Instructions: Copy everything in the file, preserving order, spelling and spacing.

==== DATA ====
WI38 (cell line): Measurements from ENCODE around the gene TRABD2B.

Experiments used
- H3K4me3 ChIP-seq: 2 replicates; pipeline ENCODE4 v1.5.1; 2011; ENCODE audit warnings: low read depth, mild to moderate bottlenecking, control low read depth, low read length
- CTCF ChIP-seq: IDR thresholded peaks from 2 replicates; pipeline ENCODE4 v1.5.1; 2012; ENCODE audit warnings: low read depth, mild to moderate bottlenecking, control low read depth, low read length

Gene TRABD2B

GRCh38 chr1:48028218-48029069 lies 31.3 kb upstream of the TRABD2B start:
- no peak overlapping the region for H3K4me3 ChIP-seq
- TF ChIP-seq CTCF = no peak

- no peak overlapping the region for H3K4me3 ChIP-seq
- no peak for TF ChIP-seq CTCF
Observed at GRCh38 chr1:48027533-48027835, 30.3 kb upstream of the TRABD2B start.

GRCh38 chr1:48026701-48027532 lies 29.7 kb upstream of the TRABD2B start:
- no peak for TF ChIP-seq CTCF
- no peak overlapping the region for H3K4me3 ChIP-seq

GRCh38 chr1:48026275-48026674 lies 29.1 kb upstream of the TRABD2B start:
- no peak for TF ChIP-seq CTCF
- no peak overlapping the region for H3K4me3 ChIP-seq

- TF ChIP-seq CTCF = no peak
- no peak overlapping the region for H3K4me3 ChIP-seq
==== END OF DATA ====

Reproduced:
WI38 (cell line): Measurements from ENCODE around the gene TRABD2B.

Experiments used
- H3K4me3 ChIP-seq: 2 replicates; pipeline ENCODE4 v1.5.1; 2011; ENCODE audit warnings: low read depth, mild to moderate bottlenecking, control low read depth, low read length
- CTCF ChIP-seq: IDR thresholded peaks from 2 replicates; pipeline ENCODE4 v1.5.1; 2012; ENCODE audit warnings: low read depth, mild to moderate bottlenecking, control low read depth, low read length

Gene TRABD2B

GRCh38 chr1:48028218-48029069 lies 31.3 kb upstream of the TRABD2B start:
- no peak overlapping the region for H3K4me3 ChIP-seq
- TF ChIP-seq CTCF = no peak

- no peak overlapping the region for H3K4me3 ChIP-seq
- no peak for TF ChIP-seq CTCF
Observed at GRCh38 chr1:48027533-48027835, 30.3 kb upstream of the TRABD2B start.

GRCh38 chr1:48026701-48027532 lies 29.7 kb upstream of the TRABD2B start:
- no peak for TF ChIP-seq CTCF
- no peak overlapping the region for H3K4me3 ChIP-seq

GRCh38 chr1:48026275-48026674 lies 29.1 kb upstream of the TRABD2B start:
- no peak for TF ChIP-seq CTCF
- no peak overlapping the region for H3K4me3 ChIP-seq

- TF ChIP-seq CTCF = no peak
- no peak overlapping the region for H3K4me3 ChIP-seq